• Abstract: Introduction The Clinical and Endothelial Function Assessment after Endothelin Receptor Antagonist (CLAU) trial demonstrated the effect of bosentan on the endothelial function, inflammatory status and claudication distance in Hispanic patients with incipient peripheral arterial disease (PAD). Our aim was to assess the protective effect on cardiovascular events of bosentan versus conventional anti-atherosclerosis therapy. Methods CLAU included 56 patients with intermittent claudication, randomized 1:1 to receive bosentan for 12 weeks (n = 27) or placebo (n = 29), associating the best medical treatment. Log-rank and hazard ratio (HR) analyses were performed to estimate the relative efficacy of bosentan in preventing incidence of major adverse events (MAE) including target limb revascularization (TLR), amputation, myocardial infarction (MI), and all-cause death; major cardiovascular adverse events (MACE) including TLR, amputation, MI, stroke, and cardiovascular-cause death; and major adverse limb events (MALE), which combines TLR and amputation. Results During the follow-up period (34 ± 5 months), five MAE occurred in the control group only (17.2%), including two TLR, one amputation, one stroke, and an MI. The ratio of event-free survival for MAE to 3 years follow-up was higher in the group treated with bosentan (100% vs 66%, p = 0.01, HR = 76; 95% confidence interval 0.05–104,677, p = 0.24). A similar trend was observed in incidence of MACE (100% vs 66%, p = 0.01) and MALE (100% vs 80%, p = 0.15). Conclusion Treatment with bosentan in the early low-to-mild stages of PAD may prevent cardiovascular events and the need for lower limb revascularization in the Hispanic population. Trial Registration identifier NCT25102012.
      PubDate: 2019-04-01
  • Morphine and Ticagrelor Interaction in Primary Percutaneous Coronary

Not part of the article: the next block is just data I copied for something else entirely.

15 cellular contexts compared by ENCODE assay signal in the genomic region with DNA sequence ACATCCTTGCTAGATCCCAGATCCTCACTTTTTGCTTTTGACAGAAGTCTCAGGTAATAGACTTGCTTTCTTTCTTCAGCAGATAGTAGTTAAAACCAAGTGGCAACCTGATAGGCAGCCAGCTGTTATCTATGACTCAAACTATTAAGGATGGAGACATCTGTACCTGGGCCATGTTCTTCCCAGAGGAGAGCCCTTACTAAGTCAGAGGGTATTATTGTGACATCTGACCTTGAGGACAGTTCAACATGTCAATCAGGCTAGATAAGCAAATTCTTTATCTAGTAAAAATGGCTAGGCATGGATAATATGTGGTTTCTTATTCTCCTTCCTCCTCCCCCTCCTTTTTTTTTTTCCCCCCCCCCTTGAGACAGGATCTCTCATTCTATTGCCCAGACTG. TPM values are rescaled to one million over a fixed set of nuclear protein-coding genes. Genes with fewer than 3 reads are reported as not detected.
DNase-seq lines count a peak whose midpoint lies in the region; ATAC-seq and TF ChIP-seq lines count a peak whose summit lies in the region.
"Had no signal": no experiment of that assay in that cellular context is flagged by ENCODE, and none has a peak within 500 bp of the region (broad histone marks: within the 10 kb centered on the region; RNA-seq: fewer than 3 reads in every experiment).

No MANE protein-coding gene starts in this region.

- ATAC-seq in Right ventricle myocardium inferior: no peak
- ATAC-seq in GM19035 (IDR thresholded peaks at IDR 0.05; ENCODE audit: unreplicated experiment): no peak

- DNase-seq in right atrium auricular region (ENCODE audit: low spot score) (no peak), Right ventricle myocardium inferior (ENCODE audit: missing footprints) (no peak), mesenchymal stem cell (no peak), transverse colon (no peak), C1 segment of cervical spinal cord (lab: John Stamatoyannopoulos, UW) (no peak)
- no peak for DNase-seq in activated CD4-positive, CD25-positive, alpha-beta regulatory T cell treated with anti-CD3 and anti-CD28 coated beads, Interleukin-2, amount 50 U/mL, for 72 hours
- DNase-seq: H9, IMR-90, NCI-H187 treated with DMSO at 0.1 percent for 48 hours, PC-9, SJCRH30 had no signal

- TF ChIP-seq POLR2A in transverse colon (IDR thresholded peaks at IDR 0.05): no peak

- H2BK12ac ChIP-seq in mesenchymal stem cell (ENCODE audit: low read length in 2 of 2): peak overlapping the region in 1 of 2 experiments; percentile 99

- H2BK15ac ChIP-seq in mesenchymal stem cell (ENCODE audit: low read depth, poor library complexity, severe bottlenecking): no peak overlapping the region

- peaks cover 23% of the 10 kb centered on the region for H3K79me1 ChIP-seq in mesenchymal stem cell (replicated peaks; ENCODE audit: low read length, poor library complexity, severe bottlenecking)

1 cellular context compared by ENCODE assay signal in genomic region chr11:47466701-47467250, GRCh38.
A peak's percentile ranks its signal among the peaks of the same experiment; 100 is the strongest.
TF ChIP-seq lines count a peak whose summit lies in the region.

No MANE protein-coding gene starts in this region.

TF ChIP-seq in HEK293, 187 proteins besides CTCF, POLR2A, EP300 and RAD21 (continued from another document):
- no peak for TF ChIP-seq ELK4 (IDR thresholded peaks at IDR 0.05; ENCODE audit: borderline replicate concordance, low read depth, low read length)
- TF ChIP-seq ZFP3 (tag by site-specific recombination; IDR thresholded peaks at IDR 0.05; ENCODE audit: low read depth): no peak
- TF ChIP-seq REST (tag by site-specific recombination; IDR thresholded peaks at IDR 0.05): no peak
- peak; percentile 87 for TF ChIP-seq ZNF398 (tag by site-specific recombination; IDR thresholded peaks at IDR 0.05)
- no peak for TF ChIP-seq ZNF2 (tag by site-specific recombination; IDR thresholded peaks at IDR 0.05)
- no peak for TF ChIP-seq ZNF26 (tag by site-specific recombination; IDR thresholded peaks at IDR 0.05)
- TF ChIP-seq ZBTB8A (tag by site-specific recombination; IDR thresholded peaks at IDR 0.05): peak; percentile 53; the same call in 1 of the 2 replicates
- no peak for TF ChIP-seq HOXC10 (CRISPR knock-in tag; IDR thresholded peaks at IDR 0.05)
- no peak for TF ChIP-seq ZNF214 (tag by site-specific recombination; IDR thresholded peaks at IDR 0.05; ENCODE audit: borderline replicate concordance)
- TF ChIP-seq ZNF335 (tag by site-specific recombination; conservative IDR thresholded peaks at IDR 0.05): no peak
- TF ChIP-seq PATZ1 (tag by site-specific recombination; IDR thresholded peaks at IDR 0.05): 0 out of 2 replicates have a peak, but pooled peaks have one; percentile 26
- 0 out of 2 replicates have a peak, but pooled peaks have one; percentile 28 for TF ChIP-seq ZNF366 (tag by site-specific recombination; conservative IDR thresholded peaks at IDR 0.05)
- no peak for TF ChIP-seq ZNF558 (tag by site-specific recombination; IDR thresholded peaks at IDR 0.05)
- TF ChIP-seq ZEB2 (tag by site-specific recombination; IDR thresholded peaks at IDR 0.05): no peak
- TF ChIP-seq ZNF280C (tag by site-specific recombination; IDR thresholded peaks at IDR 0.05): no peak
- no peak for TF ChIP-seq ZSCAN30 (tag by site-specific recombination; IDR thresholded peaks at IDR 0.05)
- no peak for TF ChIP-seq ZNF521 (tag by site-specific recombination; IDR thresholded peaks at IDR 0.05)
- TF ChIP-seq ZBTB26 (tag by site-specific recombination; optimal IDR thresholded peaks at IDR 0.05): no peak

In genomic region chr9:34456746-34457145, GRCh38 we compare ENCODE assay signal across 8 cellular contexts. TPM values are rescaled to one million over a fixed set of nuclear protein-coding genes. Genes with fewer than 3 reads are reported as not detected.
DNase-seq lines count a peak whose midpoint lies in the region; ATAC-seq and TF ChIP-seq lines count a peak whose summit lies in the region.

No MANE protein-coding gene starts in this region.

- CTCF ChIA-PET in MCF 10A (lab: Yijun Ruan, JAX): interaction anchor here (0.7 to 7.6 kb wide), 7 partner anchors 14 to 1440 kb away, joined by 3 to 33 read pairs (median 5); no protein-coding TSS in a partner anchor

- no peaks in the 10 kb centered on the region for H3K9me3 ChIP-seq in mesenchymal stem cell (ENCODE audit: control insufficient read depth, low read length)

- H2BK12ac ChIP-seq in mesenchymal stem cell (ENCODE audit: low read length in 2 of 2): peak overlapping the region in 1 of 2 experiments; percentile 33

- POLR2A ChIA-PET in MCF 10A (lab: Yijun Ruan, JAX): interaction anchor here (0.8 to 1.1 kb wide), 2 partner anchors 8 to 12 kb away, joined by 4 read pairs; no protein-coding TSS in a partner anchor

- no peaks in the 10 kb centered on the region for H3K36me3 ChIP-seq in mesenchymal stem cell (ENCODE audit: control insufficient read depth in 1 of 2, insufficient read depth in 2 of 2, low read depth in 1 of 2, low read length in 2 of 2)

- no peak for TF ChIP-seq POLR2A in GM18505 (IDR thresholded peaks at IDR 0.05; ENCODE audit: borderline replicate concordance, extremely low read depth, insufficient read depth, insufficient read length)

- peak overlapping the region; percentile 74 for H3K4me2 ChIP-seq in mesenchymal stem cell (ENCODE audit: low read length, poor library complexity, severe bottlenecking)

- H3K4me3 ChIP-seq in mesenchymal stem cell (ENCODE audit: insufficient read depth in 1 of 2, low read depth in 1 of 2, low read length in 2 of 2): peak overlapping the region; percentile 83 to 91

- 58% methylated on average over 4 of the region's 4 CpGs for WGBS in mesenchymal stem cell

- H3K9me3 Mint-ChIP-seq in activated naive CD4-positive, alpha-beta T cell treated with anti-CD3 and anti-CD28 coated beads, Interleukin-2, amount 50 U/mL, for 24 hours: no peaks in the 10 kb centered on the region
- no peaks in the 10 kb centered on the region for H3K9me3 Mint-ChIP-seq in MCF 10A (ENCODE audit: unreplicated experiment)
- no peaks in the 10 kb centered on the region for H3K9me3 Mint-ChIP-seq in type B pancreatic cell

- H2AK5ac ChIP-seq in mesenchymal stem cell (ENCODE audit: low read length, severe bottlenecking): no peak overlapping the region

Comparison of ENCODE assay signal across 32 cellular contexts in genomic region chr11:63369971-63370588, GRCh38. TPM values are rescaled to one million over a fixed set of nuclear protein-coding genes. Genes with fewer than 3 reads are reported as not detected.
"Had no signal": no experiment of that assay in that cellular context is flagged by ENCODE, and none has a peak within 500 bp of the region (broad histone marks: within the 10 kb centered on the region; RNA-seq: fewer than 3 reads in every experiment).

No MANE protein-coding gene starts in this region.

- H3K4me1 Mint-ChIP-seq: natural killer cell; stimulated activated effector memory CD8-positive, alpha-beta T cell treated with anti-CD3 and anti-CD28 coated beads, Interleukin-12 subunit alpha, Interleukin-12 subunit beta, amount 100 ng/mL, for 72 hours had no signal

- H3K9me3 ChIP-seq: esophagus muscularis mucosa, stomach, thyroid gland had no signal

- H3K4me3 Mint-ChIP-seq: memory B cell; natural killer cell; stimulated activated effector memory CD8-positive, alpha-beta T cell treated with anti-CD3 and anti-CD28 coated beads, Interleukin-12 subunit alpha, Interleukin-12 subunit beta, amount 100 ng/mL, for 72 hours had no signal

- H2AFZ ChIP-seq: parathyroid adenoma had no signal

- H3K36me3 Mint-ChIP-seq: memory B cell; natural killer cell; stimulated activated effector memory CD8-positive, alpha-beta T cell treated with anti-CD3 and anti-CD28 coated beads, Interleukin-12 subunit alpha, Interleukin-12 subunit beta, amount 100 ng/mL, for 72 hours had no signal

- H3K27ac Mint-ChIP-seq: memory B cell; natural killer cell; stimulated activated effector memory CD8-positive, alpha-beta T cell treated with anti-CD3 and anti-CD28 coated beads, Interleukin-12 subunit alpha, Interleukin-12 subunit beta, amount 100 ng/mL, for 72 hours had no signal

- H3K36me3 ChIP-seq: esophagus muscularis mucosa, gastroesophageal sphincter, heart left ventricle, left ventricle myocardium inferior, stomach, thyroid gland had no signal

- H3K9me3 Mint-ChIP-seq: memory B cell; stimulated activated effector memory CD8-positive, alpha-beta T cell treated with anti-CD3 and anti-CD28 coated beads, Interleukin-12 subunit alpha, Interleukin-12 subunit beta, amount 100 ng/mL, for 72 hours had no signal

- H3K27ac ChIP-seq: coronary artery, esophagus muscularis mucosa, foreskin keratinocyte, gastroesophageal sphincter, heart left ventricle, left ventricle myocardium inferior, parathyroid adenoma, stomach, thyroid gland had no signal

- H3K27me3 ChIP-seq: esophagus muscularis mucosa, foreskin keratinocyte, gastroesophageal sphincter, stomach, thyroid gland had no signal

Intervention in ST-Segment Elevation Myocardial Infarction:
    • Abstract: Background Morphine adversely impacts the action of oral adenosine diphosphate (ADP)-receptor blockers in ST-segment elevation myocardial infarction (STEMI) patients, and is possibly associated with differing patient characteristics. This retrospective analysis investigated whether interaction between morphine use and pre-percutaneous coronary intervention (pre-PCI) ST-segment elevation resolution in STEMI patients in the ATLANTIC study was associated with differences in patient characteristics and management. Methods ATLANTIC was an international, multicenter, randomized study of treatment in the acute ambulance/hospital setting where STEMI patients received ticagrelor 180 mg ± morphine. Patient characteristics, cardiovascular history, risk factors, management, and outcomes were recorded. Results Opioids (97.6% morphine) were used in 921 out of 1862 patients (49.5%). There were no significant differences in age, sex or cardiovascular history, but more morphine-treated patients had anterior myocardial infarction and left-main disease. Time from chest pain to electrocardiogram and ticagrelor loading was shorter with morphine (both p = 0.01) but not total ischemic time. Morphine-treated patients more frequently received glycoprotein IIb/IIIa inhibitors (p = 0.002), thromboaspiration and stent implantation (both p < 0.001). No significant difference between the two groups was found regarding pre-PCI ≥ 70% ST-segment elevation resolution, death, myocardial infarction, stroke, urgent revascularization and definitive acute stent thrombosis. More morphine-treated patients had an absence of pre-PCI Thrombolysis in Myocardial Infarction (TIMI) 3 flow (85.8% vs. 79.7%; p = 0.001) and more had TIMI major bleeding (1.1% vs. 0.1%; p = 0.02). Conclusions Morphine-treatment was associated with increased GP IIb/IIIa inhibitor use, less pre-PCI TIMI 3 flow, and more bleeding. Judicious morphine use is advised with non-opioid analgesics preferred for non-severe acute pain. Trial Registration identifier: NCT01347580.
      PubDate: 2019-04-01
  • Tackling Residual Atherosclerotic Risk in Statin-Treated Adults: Focus on
           Emerging Drugs